Argon isotope dating
A precise amount of argon-38 is added to the gas as a "spike" to help calibrate the measurement, and the gas sample is collected onto activated charcoal cooled by liquid nitrogen.Then the gas sample is cleaned of all unwanted gasses such as H A variant of the K-Ar method gives better data by making the overall measurement process simpler.As the K-40 in the rock decays into Ar-40, the gas is trapped in the rock.In this simulation, a unit of molten rock cools and crystallizes. Note that time is expressed in millions of years on this graph, as opposed to thousands of years in the C-14 graph.This is actually a mini-simulator, in that it processes a different sample each time and generates different dates.K-Ar Processing The Potassium-Argon dating method is an invaluable tool for those archaeologists and paleoanthropologists studying the earliest evidence for human evolution.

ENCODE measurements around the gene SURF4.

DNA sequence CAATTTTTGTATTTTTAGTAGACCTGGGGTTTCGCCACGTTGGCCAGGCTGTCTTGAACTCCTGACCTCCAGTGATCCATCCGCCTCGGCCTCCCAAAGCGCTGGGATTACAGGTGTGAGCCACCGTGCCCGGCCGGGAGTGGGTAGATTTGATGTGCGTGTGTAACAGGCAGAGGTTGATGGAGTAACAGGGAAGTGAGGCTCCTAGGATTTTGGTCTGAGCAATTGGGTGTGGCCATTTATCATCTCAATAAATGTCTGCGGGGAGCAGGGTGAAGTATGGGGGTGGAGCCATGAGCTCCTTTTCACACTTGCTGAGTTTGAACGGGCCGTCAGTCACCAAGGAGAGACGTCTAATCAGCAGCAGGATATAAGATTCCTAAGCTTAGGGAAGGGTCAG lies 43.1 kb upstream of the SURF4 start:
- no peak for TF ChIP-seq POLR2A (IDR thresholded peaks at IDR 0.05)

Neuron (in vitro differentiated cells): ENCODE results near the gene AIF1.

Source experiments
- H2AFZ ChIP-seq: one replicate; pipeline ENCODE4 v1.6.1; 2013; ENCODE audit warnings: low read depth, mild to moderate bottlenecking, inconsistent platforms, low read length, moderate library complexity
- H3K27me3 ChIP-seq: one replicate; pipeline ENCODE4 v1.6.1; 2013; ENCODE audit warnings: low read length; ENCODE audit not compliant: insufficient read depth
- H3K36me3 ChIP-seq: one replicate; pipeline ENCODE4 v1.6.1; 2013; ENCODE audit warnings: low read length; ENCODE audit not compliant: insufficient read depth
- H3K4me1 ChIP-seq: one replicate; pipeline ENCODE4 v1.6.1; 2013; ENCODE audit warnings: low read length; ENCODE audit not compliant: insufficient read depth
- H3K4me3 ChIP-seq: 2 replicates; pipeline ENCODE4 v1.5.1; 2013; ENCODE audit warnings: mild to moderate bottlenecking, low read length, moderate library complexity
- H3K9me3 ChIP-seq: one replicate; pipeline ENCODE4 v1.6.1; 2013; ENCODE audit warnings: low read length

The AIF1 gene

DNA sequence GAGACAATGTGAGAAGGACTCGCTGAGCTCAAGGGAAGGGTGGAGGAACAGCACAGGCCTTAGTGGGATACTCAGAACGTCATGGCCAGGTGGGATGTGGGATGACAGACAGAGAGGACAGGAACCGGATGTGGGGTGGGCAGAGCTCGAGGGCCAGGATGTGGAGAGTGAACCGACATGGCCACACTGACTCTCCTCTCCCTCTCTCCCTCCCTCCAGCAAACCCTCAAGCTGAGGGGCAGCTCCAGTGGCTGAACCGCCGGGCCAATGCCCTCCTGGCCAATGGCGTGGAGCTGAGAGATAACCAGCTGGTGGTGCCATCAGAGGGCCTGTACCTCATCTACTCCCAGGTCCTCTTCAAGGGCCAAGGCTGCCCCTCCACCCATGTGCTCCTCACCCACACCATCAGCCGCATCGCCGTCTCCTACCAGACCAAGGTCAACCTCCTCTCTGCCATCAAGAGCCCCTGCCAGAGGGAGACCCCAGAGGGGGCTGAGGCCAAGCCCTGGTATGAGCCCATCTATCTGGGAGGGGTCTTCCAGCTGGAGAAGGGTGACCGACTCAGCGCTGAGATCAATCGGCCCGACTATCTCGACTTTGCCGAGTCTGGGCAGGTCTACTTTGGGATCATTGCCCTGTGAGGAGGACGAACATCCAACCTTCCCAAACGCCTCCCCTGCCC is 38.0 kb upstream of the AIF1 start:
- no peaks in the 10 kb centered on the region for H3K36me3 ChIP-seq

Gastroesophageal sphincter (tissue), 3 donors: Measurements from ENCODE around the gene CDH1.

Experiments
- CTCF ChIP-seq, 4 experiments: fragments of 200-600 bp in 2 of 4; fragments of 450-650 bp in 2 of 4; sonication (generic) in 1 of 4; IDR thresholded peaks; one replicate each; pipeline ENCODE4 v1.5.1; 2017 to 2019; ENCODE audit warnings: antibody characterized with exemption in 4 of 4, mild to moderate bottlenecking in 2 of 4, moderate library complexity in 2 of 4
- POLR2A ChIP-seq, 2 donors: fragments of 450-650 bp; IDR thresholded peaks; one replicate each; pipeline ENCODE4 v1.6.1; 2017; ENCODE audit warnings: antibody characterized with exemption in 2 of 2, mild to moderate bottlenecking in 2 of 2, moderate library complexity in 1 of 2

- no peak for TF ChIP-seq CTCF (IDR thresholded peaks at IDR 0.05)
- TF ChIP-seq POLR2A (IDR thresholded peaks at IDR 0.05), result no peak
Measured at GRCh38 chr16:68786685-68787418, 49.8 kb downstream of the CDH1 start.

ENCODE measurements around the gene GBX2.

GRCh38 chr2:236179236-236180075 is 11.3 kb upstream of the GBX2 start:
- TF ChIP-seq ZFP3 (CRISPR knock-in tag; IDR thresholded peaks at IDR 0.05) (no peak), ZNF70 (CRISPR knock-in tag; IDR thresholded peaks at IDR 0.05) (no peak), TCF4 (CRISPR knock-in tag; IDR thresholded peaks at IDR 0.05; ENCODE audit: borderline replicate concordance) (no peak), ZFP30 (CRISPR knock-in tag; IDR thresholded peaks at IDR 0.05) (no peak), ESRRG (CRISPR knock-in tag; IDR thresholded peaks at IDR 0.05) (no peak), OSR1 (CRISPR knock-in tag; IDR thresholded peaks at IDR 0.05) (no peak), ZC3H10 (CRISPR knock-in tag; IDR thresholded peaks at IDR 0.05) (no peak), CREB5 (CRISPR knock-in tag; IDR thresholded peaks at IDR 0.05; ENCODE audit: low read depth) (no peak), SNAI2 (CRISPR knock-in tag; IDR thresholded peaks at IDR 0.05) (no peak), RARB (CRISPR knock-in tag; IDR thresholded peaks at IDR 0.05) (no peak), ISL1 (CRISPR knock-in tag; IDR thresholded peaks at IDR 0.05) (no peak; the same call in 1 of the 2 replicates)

By comparing the proportion of K-40 to Ar-40 in a sample of volcanic rock, and knowing the decay rate of K-40, the date that the rock formed can be determined.These each have 19 protons and 21 neutrons in their nucleus.If one of these protons is hit by a beta particle, it can be converted into a neutron.As with any dating technique, there are some significant limitations.The potassium-argon (K-Ar) isotopic dating method is especially useful for determining the age of lavas.
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Developed in the 1950s, it was important in developing the theory of plate tectonics and in calibrating the geologic time scale.